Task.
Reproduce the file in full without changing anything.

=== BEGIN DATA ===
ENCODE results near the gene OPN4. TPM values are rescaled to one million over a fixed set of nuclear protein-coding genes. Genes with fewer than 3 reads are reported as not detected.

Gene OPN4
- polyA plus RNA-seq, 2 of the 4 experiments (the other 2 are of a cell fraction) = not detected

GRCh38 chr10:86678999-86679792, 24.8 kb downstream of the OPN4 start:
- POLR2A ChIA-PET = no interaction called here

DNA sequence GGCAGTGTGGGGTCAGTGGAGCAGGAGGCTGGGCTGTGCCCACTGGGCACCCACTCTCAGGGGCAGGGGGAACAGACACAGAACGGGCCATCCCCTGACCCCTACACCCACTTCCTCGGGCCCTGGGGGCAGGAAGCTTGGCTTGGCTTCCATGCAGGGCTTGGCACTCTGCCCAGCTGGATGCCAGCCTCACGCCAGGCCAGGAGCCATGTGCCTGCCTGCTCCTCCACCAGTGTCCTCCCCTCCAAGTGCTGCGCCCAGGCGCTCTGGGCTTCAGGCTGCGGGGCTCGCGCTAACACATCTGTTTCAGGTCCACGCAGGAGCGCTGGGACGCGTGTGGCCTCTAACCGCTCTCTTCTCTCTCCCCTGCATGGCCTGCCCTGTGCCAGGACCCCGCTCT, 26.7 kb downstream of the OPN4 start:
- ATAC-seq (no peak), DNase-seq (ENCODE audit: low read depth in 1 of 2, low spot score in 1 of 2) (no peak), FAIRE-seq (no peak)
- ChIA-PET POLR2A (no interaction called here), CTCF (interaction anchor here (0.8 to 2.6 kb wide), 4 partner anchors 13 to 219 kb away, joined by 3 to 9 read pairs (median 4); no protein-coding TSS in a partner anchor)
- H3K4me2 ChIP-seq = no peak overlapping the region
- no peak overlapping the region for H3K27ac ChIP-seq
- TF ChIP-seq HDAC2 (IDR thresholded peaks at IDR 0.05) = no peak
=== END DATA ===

ENCODE results near the gene OPN4. TPM values are rescaled to one million over a fixed set of nuclear protein-coding genes. Genes with fewer than 3 reads are reported as not detected.

Gene OPN4
- polyA plus RNA-seq, 2 of the 4 experiments (the other 2 are of a cell fraction) = not detected

GRCh38 chr10:86678999-86679792, 24.8 kb downstream of the OPN4 start:
- POLR2A ChIA-PET = no interaction called here

DNA sequence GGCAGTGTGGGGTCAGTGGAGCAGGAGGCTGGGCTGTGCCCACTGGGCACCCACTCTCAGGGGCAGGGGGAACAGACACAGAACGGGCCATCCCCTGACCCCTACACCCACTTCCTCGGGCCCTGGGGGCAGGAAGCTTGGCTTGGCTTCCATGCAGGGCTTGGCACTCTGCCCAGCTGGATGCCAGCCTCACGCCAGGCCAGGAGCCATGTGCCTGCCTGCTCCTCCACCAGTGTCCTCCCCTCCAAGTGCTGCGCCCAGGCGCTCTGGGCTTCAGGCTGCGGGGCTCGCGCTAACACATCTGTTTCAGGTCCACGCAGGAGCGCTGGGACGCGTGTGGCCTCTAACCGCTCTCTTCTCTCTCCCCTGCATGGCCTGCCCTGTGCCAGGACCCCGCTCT, 26.7 kb downstream of the OPN4 start:
- ATAC-seq (no peak), DNase-seq (ENCODE audit: low read depth in 1 of 2, low spot score in 1 of 2) (no peak), FAIRE-seq (no peak)
- ChIA-PET POLR2A (no interaction called here), CTCF (interaction anchor here (0.8 to 2.6 kb wide), 4 partner anchors 13 to 219 kb away, joined by 3 to 9 read pairs (median 4); no protein-coding TSS in a partner anchor)
- H3K4me2 ChIP-seq = no peak overlapping the region
- no peak overlapping the region for H3K27ac ChIP-seq
- TF ChIP-seq HDAC2 (IDR thresholded peaks at IDR 0.05) = no peak